There’s an old adage that says, “If it ain’t broke, don’t fix it.” Norway seems to disagree.

The country’s highly prosperous record under eight years of Prime Minister Jens Stoltenberg’s Labour Party has come to an end as a result of its most recent election, and Stoltenberg will be succeeded by “Iron Erna” Solberg, whose right-center Conservative Party promises change in everything from management of Norway’s sovereign wealth fund—the largest in the world—to oil exploration, from education and health care to immigration policies. Which way those changes take the country, however, could depend on other influences.

To rule, the Conservatives must form a coalition government with other parties. One member of that coalition is likely to be the populist and anti-immigrant Progress Party, which gained unfortunate notoriety when former member Anders Breivik killed a total of 77 people two years ago. Others include the Liberals and the Christian Democrats, known to be more moderate than either of the other two. Depending on how it plays out, one or another of those parties will influence the way the Conservative Party keeps its campaign promises—or not, as the case may be.

Norway is one of the most prosperous countries in the world, thanks in large part to its massive sovereign wealth fund. State revenues from the petroleum sector are set aside in the fund against the day when the country’s fossil fuels play out and there is no more oil money. Money from the fund—no more than 4% per year—pays for a chunk of the country’s expenses, such as health care and education.

But Solberg’s party sees that fund, cited variously as $750 billion to $1 trillion in size, as too big, favoring a breakup into two or three smaller funds. The Progress Party says that perhaps it should be broken up even further, and that some of the petroleum money—$1 billion a week in profits and taxes—should be withheld from the fund to invest in infrastructure projects at home.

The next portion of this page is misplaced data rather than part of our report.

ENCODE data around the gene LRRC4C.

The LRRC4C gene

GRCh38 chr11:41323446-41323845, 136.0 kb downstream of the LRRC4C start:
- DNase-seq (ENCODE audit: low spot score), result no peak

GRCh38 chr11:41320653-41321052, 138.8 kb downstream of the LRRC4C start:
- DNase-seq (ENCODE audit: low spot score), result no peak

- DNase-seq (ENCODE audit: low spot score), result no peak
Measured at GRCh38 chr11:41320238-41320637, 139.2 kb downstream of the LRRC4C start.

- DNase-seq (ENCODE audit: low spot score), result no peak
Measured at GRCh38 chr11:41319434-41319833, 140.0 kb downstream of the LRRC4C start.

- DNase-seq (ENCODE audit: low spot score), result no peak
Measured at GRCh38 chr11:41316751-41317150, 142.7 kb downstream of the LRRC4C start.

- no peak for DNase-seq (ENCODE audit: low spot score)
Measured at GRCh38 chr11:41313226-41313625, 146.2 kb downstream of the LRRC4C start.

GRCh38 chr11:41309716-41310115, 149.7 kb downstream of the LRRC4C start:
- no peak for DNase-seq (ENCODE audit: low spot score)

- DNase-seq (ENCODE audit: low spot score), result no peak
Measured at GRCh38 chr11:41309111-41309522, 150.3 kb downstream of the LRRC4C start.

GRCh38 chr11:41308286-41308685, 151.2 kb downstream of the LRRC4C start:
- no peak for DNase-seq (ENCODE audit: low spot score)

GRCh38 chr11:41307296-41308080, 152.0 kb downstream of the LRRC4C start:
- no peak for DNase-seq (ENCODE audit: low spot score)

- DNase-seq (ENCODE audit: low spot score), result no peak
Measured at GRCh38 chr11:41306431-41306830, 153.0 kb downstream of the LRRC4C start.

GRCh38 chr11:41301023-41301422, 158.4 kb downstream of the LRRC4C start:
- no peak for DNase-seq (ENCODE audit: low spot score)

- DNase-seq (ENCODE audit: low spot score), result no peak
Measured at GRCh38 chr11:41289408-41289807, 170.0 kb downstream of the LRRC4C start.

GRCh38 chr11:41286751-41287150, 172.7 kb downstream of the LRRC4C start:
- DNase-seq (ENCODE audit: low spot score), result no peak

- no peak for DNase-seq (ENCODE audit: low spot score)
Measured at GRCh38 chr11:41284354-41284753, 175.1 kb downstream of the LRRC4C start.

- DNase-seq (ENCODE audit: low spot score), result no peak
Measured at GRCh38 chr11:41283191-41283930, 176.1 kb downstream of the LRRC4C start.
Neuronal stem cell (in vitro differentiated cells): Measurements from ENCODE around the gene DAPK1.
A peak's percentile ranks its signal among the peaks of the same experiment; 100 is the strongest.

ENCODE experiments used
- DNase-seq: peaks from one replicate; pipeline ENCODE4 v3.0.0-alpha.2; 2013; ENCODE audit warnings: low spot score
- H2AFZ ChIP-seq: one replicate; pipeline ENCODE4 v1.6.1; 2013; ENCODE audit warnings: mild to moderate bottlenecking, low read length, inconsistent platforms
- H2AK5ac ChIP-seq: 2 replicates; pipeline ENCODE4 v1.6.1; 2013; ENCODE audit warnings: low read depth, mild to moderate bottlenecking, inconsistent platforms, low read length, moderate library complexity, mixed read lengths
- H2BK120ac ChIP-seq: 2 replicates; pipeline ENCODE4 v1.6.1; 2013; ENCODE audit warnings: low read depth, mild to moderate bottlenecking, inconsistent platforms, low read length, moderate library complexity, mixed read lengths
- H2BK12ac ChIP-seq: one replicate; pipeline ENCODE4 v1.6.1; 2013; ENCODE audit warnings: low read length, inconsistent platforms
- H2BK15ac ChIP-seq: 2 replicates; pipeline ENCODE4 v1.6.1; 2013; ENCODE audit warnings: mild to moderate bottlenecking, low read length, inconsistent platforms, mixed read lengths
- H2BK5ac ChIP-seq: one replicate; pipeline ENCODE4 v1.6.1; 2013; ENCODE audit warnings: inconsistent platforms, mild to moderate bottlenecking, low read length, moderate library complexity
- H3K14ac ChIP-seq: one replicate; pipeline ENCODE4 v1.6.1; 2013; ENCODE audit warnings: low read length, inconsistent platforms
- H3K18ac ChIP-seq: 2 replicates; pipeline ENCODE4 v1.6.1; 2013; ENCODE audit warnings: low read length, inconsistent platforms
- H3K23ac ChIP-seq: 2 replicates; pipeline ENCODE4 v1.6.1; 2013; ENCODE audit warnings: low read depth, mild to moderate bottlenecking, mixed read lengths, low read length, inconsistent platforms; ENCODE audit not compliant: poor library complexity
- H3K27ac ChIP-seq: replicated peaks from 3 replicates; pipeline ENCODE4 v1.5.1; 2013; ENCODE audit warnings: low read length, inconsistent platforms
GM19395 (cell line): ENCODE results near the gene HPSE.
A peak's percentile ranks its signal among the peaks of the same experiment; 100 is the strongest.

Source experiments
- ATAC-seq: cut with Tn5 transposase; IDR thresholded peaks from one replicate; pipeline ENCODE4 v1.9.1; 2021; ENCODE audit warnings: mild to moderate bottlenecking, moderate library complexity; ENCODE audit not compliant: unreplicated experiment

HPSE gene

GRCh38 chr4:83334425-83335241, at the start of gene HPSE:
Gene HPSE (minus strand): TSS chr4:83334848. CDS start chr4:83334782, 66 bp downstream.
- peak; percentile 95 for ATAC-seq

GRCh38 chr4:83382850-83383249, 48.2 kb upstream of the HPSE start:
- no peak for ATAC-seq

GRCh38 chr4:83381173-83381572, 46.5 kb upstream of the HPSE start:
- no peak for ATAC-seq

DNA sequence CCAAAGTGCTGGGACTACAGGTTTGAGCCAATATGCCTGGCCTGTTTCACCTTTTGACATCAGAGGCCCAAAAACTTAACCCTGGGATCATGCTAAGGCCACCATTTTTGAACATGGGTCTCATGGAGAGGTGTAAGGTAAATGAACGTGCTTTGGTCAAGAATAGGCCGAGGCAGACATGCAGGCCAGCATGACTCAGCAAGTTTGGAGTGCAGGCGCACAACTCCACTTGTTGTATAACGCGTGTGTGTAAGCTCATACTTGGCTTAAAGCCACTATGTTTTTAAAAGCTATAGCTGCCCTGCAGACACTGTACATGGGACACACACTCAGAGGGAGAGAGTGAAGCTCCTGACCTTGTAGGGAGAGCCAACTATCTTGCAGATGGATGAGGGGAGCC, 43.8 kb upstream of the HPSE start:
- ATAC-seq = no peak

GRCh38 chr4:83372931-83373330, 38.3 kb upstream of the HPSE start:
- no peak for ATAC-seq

The existing fund, which is limited to investing in foreign stocks, bonds and property, isn’t allowed to invest within Norway, but perhaps that too might change. Concerns that it might overheat the Norwegian economy have thus far prevented that, but change is in the wind. Currently the fund owns an average of 1% of the world’s shares, and more than 2% of all listed companies in Europe. It manages the money for the very long term: the time when the tides of oil and gas no longer flow out to bring money flowing in.

And about petroleum: another change advocated by the new government is the opening of environmentally sensitive areas Lofoten, Vesterålen and Senja in the north to oil and gas exploration. While that could happen, the Conservative Party will have to negotiate with Liberals and Christian Democrats, who are far more protective of Norway’s natural surroundings—so it’s anything but a done deal. Still, business in oil leases in existing areas is brisk, with new licensing arrangements in the works as well as a new discovery of oil near the existing Norne field in the Norwegian Sea by Statoil.

Immigration is a big issue, since the Progress Party has engaged in some pretty incendiary rhetoric in the past that it only toned down after Breivik’s murder spree, and since the rate of unemployment in Norway is so low that its economy relies on immigrants to fill many positions to keep business humming. Look for lots of discussion pro and con as Norwegians seek to reach consensus on this and other issues.

Then there are the health care and education sectors. The new government owes at least some of its votes to its promises to make more private health care available even as it cuts taxes—Norway has both public and private health care—and it also seeks to double the number of private schools in the country. Privatization will open the door for large chains as well as smaller entities.

Voters in Norway voted out the Labour Party not out of any desperate desire for transformation in the public sector, but more or less because Labour had been in power so long. It remains to be seen whether the change voters craved will be change they can live with, and whether the country’s current prosperity will continue.